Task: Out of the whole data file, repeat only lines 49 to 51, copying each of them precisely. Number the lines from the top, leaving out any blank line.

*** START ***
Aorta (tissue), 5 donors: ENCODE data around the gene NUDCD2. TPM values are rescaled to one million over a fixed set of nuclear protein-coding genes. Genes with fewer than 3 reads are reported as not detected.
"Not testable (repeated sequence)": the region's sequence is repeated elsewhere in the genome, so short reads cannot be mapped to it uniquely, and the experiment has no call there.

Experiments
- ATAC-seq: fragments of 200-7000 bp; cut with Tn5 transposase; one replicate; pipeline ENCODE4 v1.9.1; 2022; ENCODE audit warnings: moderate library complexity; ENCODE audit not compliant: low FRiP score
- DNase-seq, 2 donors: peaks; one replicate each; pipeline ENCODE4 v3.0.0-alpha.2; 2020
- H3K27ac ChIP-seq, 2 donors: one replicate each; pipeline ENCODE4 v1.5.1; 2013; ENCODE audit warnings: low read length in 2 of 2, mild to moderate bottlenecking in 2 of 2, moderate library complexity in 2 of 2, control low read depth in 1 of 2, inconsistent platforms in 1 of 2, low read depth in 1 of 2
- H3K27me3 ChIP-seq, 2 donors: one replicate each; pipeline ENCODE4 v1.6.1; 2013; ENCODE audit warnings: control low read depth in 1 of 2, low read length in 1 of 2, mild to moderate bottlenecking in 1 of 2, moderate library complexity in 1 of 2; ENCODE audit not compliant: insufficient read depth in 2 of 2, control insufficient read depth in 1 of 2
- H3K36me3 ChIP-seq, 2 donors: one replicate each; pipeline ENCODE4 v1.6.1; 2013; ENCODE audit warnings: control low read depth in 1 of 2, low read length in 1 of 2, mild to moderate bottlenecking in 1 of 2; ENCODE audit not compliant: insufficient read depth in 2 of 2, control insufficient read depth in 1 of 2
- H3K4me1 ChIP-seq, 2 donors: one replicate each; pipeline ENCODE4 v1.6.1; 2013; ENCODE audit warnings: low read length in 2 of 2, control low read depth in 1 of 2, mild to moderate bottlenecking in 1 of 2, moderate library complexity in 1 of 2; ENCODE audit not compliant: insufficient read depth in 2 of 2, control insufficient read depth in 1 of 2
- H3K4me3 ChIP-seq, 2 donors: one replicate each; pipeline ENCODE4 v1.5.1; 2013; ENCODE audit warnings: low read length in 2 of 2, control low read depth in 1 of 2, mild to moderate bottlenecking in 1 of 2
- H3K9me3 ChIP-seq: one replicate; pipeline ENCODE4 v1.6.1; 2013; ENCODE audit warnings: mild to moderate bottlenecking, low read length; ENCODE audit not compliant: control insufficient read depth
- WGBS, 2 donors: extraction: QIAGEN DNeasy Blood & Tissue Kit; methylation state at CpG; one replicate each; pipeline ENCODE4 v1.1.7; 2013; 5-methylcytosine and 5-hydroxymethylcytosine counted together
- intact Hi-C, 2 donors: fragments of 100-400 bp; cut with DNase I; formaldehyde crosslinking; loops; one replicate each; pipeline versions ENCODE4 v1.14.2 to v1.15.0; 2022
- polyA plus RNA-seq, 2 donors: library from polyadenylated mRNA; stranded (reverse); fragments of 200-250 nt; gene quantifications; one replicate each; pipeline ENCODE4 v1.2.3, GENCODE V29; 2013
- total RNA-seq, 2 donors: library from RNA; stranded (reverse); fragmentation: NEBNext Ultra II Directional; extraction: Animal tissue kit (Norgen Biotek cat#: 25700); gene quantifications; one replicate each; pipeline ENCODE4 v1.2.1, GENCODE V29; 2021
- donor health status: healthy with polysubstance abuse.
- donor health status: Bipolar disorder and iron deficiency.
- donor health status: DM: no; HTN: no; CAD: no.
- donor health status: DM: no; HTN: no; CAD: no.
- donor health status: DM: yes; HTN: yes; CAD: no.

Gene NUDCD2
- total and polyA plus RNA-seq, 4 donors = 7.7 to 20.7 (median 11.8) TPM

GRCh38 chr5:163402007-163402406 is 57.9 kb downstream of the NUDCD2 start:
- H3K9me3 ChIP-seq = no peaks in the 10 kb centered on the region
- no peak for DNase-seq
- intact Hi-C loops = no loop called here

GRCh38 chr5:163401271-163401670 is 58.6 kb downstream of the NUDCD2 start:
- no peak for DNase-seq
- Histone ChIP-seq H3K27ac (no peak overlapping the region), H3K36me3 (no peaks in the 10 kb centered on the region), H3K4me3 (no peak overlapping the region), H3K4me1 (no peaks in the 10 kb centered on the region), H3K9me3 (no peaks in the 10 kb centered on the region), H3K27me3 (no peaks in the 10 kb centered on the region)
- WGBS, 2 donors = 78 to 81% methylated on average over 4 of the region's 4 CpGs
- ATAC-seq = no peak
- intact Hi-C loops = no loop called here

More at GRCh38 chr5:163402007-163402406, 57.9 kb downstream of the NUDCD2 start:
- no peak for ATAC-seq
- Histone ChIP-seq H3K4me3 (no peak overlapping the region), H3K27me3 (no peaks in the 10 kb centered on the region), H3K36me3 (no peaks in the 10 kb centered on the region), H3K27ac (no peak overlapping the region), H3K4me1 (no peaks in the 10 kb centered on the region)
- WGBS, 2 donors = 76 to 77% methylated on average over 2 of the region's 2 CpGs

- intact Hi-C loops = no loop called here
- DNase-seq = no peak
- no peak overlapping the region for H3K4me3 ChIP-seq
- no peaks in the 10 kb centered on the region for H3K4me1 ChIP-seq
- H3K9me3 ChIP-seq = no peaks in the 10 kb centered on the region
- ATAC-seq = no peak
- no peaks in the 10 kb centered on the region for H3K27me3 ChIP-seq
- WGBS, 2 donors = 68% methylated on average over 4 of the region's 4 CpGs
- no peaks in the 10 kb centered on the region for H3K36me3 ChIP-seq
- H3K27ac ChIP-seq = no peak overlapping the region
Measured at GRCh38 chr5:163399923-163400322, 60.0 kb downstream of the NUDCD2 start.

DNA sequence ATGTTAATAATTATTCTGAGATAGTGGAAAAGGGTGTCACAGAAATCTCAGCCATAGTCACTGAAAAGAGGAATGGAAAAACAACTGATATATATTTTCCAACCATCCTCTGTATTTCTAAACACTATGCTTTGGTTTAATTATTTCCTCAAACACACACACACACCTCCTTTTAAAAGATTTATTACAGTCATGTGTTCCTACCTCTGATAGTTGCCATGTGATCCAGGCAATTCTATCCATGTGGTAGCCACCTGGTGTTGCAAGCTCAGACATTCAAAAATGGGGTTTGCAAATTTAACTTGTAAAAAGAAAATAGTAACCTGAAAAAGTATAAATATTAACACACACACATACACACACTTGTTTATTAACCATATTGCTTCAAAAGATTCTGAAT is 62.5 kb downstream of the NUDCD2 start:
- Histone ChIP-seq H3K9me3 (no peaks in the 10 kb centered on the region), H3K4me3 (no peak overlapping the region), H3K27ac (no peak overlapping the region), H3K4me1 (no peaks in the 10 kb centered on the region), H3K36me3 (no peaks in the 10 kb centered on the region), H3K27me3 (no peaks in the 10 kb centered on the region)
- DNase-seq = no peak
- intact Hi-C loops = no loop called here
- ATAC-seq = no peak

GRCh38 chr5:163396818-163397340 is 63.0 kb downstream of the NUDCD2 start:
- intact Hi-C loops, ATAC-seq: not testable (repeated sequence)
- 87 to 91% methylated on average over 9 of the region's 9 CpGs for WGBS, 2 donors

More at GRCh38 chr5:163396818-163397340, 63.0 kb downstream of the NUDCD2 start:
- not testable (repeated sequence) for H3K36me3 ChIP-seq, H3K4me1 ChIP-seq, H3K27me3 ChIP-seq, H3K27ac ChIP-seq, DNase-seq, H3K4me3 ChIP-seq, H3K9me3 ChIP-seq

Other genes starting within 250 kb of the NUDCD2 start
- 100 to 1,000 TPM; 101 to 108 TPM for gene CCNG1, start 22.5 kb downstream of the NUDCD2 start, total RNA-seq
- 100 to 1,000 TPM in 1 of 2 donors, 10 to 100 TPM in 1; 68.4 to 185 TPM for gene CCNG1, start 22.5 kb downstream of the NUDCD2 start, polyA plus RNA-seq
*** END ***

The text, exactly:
- Histone ChIP-seq H3K9me3 (no peaks in the 10 kb centered on the region), H3K4me3 (no peak overlapping the region), H3K27ac (no peak overlapping the region), H3K4me1 (no peaks in the 10 kb centered on the region), H3K36me3 (no peaks in the 10 kb centered on the region), H3K27me3 (no peaks in the 10 kb centered on the region)
- DNase-seq = no peak
- intact Hi-C loops = no loop called here